[Haskell-cafe] Re: Lazy IO and closing of file handles

Pete Kazmier pete-expires-20070513 at kazmier.com
Mon Mar 19 12:13:27 EDT 2007

"Matthew Brecknell" <haskell at brecknell.org> writes:

> Pete Kazmier:
>> I attempted to read Oleg's fold-stream implementation [1] as this
>> sounds quite appealing to me, but I was completely overwhelmed,
>> especially with all of the various type signatures used.  It would be
>> great if one of the regular Haskell bloggers (Tom Moertel are you
>> reading this?) might write a blog entry or two interpreting his
>> implementation for those of us starting out in Haskell perhaps by
>> starting out with a non-polymorphic version so as to emphasize the
>> approach.
>> [1] http://okmij.org/ftp/Haskell/fold-stream.lhs
> The basic idea of the paper is the use of a left-fold operator as the
> primary interface for enumarating collections. The recursive version
> (less general than the non-recursive version) of a left-fold operator
> for enumerating the lines of a text file might look something like this:
>> import Control.Monad.Fix
>> import Control.Exception
>> import Data.List
>> import qualified Data.Set as S
>> import qualified Data.Map as M
>> import System.IO
>> enumLines :: (a -> String -> Either a a) -> a -> FilePath -> IO a
>> enumLines iter accum filename = do
>>   h <- openFile filename ReadMode
>>   flip fix accum $
>>     \iterate accum -> do
>>       try_line <- try (hGetLine h)
>>       case try_line of
>>         Left e -> hClose h >> return accum
>>         Right line -> do
>>           case iter accum line of
>>             Left accum -> hClose h >> return accum
>>             Right accum -> iterate accum

I understand the intent of this code, but I am having a hard time
understanding the implementation, specifically the combination of
'fix', 'flip', and 'interate'.  I looked up 'fix' and I'm unsure how
one can call 'flip' on a function that takes one argument.

> To use this, you provide an "iteratee", a function which takes an
> accumulator and a line from the file, and returns a new accumulator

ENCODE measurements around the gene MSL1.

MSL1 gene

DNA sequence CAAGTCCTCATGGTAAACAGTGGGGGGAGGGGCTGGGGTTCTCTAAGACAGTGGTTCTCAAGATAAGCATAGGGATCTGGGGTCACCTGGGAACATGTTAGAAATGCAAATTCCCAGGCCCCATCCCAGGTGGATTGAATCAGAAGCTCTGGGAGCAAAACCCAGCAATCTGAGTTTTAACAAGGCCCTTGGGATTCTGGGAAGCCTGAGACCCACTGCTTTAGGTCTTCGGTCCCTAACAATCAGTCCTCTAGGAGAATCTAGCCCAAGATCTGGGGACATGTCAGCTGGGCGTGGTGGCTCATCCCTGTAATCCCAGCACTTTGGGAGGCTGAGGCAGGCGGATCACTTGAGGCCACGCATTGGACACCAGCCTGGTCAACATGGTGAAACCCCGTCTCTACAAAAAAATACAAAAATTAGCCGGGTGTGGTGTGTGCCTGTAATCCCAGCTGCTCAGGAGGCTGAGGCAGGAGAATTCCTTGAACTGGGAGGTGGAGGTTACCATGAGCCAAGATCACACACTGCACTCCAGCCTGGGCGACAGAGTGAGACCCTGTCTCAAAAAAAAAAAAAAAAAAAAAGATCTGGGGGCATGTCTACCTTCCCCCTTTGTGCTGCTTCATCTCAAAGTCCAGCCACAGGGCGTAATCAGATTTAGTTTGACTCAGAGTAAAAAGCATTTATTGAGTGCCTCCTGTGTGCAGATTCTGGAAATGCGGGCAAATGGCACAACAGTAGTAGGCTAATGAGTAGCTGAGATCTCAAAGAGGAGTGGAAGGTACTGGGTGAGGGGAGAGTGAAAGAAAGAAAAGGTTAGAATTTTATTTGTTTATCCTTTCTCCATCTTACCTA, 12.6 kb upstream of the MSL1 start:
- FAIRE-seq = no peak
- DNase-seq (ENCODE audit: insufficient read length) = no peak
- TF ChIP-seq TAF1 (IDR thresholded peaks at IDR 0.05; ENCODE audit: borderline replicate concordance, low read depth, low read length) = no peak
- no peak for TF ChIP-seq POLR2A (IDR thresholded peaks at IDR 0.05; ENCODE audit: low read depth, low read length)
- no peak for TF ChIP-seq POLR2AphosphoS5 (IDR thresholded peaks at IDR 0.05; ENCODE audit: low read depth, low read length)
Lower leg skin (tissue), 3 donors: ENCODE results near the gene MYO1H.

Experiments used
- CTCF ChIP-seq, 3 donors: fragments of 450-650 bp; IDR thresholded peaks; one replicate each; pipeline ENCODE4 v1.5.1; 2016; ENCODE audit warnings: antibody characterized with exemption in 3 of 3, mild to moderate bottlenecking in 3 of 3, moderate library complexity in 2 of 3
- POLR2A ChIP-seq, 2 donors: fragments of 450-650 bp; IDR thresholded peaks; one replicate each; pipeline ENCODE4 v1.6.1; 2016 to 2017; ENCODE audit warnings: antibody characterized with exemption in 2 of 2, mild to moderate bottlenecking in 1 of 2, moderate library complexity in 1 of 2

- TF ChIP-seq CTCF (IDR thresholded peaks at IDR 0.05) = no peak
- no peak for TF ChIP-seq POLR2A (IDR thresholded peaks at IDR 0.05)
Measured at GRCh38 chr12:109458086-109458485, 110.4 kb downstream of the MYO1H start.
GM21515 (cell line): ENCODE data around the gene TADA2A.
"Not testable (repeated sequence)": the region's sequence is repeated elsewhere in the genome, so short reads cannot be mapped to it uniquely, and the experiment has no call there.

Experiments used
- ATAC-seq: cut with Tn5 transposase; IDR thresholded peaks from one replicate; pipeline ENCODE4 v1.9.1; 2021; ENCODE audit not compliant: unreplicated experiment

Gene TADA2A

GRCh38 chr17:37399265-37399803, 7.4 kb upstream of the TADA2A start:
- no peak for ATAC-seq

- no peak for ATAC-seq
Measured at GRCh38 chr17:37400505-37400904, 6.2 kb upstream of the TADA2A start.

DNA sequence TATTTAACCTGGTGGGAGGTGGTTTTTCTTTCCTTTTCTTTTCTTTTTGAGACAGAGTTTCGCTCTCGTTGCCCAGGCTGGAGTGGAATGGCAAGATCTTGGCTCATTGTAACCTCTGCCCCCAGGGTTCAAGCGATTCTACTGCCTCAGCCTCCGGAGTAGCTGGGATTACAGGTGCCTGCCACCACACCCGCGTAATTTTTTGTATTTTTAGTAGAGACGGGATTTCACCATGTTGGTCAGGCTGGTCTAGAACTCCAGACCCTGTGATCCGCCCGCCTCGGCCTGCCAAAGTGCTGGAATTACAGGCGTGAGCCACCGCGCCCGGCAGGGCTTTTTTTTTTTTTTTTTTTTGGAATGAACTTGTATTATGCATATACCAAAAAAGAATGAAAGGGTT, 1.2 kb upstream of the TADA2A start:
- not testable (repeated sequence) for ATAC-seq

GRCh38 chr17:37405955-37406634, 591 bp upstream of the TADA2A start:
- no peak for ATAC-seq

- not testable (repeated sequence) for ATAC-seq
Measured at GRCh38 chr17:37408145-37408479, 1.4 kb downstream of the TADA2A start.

> embedded in an Either. Using the Left branch causes immediate
> termination of the enumeration. For example, to search for the first
> occurrence of each of a set of email headers:
>> getHeaders :: S.Set String -> FilePath -> IO (S.Set String, M.Map String String)
>> getHeaders hdrs file = enumLines findHdrs (hdrs,M.empty) file where
>>   findHdrs accum@(wanted,found) line =
>>     if null line
>>       then Left accum
>>       else
>>         case headerLine line of
>>           Nothing -> Right accum
>>           Just hdr ->
>>             case findDelete hdr wanted of
>>               Nothing -> Right accum
>>               Just wanted ->
>>                 let accum = (wanted, M.insert hdr line found) in
>>                   if S.null wanted
>>                     then Left accum
>>                     else Right accum
>> headerLine :: String -> Maybe String
>> headerLine (':':xs) = Just []
>> headerLine (x:xs) = fmap (x:) (headerLine xs)
>> headerLine [] = Nothing
>> findDelete :: Ord a => a -> S.Set a -> Maybe (S.Set a)
>> findDelete e s = if S.member e s
>>   then Just (S.delete e s)
>>   else Nothing
> It's a bit of a case-analysis nightmare, but when comparing this to
> previous approaches, note that file traversal and processing are cleanly
> separated, file handle closure is guaranteed to be timely, file
> traversal stops as soon as all the required headers have been found,
> memory usage is minimised.

Very nice.  I like the clean separation, but as you say, its one ugly
bit of code compared to my original code, although much more elegant
no doubt.

> I hope that helps.

Very much so.  Thank you for you help.

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